Boston To Expand Its Pilot-Schools Program
District and teachers' union officials in Boston have agreed to expand their version of charter schools by opening the "pilot school" program to schools citywide.
The 72,000-student district and the Boston Teachers' Union created the experimental program for six schools in 1994, largely in response to the passage of Massachusetts' charter school law. Pilot schools operate free from the teachers' union contract and from many district regulations.
The schools have been "a valuable laboratory for educational innovation," said Superintendent Thomas W. Payzant.
Records Request Rejected
A Wisconsin circuit court has denied a high school valedictorian's request to view the records district officials used to decide the winner of a college scholarship.
Elizabeth Blum, now a student at the University of Wisconsin, asked the court to order the 550-student Johnson Creek district to release the final-semester records of the student who won the scholarship last spring.
Judge Jacqueline Erwin said in a Jan. 18 ruling that the "disclosure of students' marks is not mandated by public-records law," and noted that releasing another student's records to Ms. Blum would violate the state's school-records law.
Turning the Corner
Eleven New York City schools were removed last week from a state "watch" list for poor-performing schools.
Nine of the schools had met performance goals set by the state, said Richard P. Mills, the New York state education commissioner. The two other schools had reorganized their programs and structure enough to warrant their removal from the list.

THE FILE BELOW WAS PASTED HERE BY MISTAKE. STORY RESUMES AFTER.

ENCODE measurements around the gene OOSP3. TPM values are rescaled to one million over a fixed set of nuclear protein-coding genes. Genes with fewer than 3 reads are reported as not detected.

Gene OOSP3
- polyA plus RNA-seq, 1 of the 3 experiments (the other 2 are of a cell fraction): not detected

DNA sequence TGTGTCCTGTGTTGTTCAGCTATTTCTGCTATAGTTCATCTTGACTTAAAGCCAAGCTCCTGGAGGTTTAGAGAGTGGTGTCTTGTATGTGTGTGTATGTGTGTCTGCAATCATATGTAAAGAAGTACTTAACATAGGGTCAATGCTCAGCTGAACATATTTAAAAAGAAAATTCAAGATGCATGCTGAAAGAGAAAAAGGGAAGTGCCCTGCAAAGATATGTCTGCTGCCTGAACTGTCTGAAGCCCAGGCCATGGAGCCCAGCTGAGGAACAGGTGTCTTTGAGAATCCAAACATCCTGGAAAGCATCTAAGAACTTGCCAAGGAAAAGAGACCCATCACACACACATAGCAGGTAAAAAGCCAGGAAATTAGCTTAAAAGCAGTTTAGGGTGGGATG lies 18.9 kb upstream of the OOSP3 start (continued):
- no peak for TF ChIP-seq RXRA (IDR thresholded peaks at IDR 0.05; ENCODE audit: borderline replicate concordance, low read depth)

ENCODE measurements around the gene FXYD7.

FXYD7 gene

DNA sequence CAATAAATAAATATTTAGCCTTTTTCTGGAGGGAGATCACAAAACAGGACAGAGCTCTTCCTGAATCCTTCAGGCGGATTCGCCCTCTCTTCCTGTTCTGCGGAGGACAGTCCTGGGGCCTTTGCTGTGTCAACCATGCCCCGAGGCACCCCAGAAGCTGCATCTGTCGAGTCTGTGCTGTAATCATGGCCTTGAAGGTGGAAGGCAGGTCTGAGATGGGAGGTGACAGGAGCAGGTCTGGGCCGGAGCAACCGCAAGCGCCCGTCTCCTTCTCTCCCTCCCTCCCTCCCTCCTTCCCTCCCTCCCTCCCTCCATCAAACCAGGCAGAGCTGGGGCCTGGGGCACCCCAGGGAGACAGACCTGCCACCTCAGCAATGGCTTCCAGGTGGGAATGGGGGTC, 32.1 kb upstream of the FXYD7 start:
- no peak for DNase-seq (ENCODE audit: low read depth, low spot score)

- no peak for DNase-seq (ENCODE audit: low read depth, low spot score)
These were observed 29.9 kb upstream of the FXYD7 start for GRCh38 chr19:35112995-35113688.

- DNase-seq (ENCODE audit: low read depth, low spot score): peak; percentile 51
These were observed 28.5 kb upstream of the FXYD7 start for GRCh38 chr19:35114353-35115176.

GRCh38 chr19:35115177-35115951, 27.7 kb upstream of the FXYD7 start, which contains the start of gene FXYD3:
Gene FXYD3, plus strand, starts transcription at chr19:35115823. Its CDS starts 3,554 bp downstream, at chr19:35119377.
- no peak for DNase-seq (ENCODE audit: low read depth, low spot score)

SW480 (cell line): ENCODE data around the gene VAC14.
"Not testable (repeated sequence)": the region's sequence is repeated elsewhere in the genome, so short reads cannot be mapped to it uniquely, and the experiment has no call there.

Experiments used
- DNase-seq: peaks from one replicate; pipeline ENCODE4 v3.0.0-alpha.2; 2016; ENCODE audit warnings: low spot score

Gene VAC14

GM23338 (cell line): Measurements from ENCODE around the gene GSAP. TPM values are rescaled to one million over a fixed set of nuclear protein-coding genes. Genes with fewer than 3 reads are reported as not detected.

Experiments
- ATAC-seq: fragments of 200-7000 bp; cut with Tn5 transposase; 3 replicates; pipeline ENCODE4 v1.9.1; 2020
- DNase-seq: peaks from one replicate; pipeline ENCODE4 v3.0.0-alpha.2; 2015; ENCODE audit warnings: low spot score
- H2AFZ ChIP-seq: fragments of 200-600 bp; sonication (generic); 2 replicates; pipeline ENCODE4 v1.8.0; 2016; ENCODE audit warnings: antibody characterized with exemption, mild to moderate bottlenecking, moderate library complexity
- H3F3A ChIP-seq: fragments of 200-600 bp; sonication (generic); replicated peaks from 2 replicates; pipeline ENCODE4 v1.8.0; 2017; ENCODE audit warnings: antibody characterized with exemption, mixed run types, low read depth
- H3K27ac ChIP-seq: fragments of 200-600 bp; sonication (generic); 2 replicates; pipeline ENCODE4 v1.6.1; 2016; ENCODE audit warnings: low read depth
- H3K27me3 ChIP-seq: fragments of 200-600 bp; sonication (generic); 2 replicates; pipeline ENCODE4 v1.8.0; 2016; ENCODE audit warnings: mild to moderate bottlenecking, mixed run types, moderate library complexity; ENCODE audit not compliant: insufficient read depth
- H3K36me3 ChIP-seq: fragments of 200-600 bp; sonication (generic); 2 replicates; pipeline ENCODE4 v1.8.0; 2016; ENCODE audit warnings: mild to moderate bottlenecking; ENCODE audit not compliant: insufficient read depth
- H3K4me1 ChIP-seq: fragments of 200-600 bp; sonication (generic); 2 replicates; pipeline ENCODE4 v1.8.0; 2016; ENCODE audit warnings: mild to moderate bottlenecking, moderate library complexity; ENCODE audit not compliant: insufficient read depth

Six other city schools showed improvement in student performance but have not yet met the state targets.
D.C. Student Killed
Authorities in Washington were searching last week for two gunmen who entered a city school Jan. 19 and shot and killed a 14-year-old student.
Damion Blocker, an 8th grader at Roper Middle School, was killed by a stray bullet as he waited to pick up his 5-year-old cousin at the pre-K-8 Winston Education Center, police said. The two gunmen had chased another student into the building, police said.
Franklin Smith, the superintendent of schools for the District of Columbia, said after the shooting that he was considering a challenge to fire-code regulations that bar school officials from locking school doors.
Reports of head lice in the Portland, Ore.-area public schools have tripled this year.
The number of cases in the Multnomah County Education Service District, which includes Portland and nine smaller districts, has jumped from about 500 last year to 1,500 this year, said Dee Kathryn Bauer, the director of school health services. School officials are sending the students home with information on how to treat the communicable disease. They are also screening all students.
"Head lice seem to carry this strange stigma--that it only occurs to people who are unhygienic. But that is not true." Ms. Bauer said. "Anyone can get head lice, just like anyone can get a cold."
Vol. 15, Issue 19